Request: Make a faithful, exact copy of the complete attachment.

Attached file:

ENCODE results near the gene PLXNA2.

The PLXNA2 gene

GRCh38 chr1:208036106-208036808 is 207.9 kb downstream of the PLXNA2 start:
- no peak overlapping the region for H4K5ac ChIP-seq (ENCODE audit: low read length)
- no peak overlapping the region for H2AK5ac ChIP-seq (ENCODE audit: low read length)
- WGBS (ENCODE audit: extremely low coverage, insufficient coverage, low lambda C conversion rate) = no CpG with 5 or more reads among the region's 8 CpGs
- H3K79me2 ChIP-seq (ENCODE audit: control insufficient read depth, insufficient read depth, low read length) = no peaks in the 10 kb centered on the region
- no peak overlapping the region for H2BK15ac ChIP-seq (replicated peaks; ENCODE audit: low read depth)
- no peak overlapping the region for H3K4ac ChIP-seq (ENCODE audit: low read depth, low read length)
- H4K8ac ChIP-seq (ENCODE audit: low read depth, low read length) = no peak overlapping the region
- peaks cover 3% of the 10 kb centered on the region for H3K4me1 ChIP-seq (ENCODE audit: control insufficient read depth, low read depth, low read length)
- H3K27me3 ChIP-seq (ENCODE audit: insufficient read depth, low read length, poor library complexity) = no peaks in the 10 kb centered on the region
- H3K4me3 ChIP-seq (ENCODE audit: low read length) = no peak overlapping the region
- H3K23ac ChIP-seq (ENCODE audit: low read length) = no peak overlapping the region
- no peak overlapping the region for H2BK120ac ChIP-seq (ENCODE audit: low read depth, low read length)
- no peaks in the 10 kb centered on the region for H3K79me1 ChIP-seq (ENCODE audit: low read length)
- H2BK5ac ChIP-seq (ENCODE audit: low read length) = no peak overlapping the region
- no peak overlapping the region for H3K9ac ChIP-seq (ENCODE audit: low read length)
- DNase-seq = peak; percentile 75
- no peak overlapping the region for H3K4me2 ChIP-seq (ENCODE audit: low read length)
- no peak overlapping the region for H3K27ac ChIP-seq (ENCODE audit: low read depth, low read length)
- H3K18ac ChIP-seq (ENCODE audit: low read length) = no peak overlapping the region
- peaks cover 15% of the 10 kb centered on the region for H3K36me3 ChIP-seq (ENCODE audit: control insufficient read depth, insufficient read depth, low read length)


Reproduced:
ENCODE results near the gene PLXNA2.

The PLXNA2 gene

GRCh38 chr1:208036106-208036808 is 207.9 kb downstream of the PLXNA2 start:
- no peak overlapping the region for H4K5ac ChIP-seq (ENCODE audit: low read length)
- no peak overlapping the region for H2AK5ac ChIP-seq (ENCODE audit: low read length)
- WGBS (ENCODE audit: extremely low coverage, insufficient coverage, low lambda C conversion rate) = no CpG with 5 or more reads among the region's 8 CpGs
- H3K79me2 ChIP-seq (ENCODE audit: control insufficient read depth, insufficient read depth, low read length) = no peaks in the 10 kb centered on the region
- no peak overlapping the region for H2BK15ac ChIP-seq (replicated peaks; ENCODE audit: low read depth)
- no peak overlapping the region for H3K4ac ChIP-seq (ENCODE audit: low read depth, low read length)
- H4K8ac ChIP-seq (ENCODE audit: low read depth, low read length) = no peak overlapping the region
- peaks cover 3% of the 10 kb centered on the region for H3K4me1 ChIP-seq (ENCODE audit: control insufficient read depth, low read depth, low read length)
- H3K27me3 ChIP-seq (ENCODE audit: insufficient read depth, low read length, poor library complexity) = no peaks in the 10 kb centered on the region
- H3K4me3 ChIP-seq (ENCODE audit: low read length) = no peak overlapping the region
- H3K23ac ChIP-seq (ENCODE audit: low read length) = no peak overlapping the region
- no peak overlapping the region for H2BK120ac ChIP-seq (ENCODE audit: low read depth, low read length)
- no peaks in the 10 kb centered on the region for H3K79me1 ChIP-seq (ENCODE audit: low read length)
- H2BK5ac ChIP-seq (ENCODE audit: low read length) = no peak overlapping the region
- no peak overlapping the region for H3K9ac ChIP-seq (ENCODE audit: low read length)
- DNase-seq = peak; percentile 75
- no peak overlapping the region for H3K4me2 ChIP-seq (ENCODE audit: low read length)
- no peak overlapping the region for H3K27ac ChIP-seq (ENCODE audit: low read depth, low read length)
- H3K18ac ChIP-seq (ENCODE audit: low read length) = no peak overlapping the region
- peaks cover 15% of the 10 kb centered on the region for H3K36me3 ChIP-seq (ENCODE audit: control insufficient read depth, insufficient read depth, low read length)